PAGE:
Reading Danny’s character made me conscious of what has become one of the recurring character tropes of YA lit recently: the small or weak kid who stands up to enormous threats despite the near guarantee of being hurt. I mean, I knew that was common but, lest I ever forgot how much power recurring tropes have in the way I view the world, I have to admit that I found myself disliking Danny precisely because he didn’t conform to this brand of self-sacrificing heroism. In fact, I really had to check myself about that, since the last thing I believe I should be doing is blaming the victims of bullying for not being more “heroic”!
what were this book’s intentions? did it live up to them?
I won’t say anything about the actual plot of Leverage because I don’t want to give anything away, but Cohen does a really amazing job tracking the way that the football players’ bullying amps up slowly, until it leads to an incident that is so far beyond bullying that it becomes something else. Cohen frames Studblatz, Miller, and Jankowski as creatures that are out of control—creatures whose monstrosity is inherently un-understandable even to themselves. And it’s there that Leverage really got me. Of course it’s useful to examine bullies’ behavior and try and understand what causes it in order to try and stop it (in real life). But Leverage seems to be operating from the more interesting worldview that bullying (in all its permutations) is a natural byproduct of a power differential and, therefore, takes place in almost every social interaction. Some of the gymnasts, including Danny, tease Ronnie for being religious and sincere, and later fail him in a really major way; the football players bully each other and tease Kurt for his stutter, his appearance, his lack of money; Miller’s father bullies him; the football players insult a girl because of her ethnicity; Tina threatens a football player, etc.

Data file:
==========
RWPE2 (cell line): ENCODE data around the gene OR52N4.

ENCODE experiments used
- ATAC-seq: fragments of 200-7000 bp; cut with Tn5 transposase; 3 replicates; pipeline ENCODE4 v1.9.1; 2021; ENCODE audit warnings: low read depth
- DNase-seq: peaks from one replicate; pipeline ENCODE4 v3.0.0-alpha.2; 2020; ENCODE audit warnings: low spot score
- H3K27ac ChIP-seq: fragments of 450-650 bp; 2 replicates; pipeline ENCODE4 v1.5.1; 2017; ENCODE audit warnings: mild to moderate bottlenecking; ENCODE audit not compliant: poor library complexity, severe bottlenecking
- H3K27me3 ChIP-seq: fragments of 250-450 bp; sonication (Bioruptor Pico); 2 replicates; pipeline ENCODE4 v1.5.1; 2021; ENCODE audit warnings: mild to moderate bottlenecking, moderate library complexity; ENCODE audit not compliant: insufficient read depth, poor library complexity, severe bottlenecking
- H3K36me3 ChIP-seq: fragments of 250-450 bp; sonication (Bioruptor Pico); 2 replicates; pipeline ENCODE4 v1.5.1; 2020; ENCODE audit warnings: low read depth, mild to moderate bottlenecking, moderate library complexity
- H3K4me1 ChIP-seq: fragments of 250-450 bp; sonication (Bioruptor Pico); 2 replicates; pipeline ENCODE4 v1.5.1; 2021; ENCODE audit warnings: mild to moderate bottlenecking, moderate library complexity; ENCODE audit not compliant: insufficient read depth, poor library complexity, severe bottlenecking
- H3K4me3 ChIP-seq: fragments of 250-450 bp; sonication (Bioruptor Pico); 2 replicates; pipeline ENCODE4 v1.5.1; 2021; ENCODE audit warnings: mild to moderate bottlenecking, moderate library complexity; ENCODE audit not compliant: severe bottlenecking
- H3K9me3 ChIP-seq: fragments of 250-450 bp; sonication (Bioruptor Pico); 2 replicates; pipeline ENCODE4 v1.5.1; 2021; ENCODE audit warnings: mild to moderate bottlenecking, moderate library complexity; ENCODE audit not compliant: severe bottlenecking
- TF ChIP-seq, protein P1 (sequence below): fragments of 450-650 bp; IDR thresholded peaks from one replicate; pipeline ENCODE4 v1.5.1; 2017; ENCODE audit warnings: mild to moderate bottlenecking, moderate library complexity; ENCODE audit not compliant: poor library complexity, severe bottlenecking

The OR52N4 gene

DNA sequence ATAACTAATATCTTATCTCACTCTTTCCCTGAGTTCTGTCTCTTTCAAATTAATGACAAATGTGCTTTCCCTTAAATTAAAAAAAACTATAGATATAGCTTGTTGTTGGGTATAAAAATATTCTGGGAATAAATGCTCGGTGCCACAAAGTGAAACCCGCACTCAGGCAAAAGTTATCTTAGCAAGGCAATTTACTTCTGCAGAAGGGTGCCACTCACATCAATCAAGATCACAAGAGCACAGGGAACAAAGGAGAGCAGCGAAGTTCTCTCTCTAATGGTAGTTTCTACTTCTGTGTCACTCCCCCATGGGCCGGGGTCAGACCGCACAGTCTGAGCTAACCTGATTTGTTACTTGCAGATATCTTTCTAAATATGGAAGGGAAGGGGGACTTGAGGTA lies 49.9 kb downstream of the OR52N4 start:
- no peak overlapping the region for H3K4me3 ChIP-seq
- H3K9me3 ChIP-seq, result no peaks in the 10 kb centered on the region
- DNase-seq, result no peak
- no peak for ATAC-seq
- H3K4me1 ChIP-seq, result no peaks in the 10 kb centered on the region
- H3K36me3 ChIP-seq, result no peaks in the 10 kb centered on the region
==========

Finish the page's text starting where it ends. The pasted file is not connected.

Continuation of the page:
In its panoramic view of bullying, Leverage poses questions about aggressive behavior we might not be so keen to answer: Would I beat people up if I were physically stronger? How can we reward aggression in sports and not expect it to spill over into the athletes’ lives? How can we teach the distinction between culturally prized hyper-masculinity and unacceptable aggression? Do I blame the victims for being weaker, or different, or not fighting back? Would I risk my own safety to come to the aid of someone who’s going to be hurt no matter what?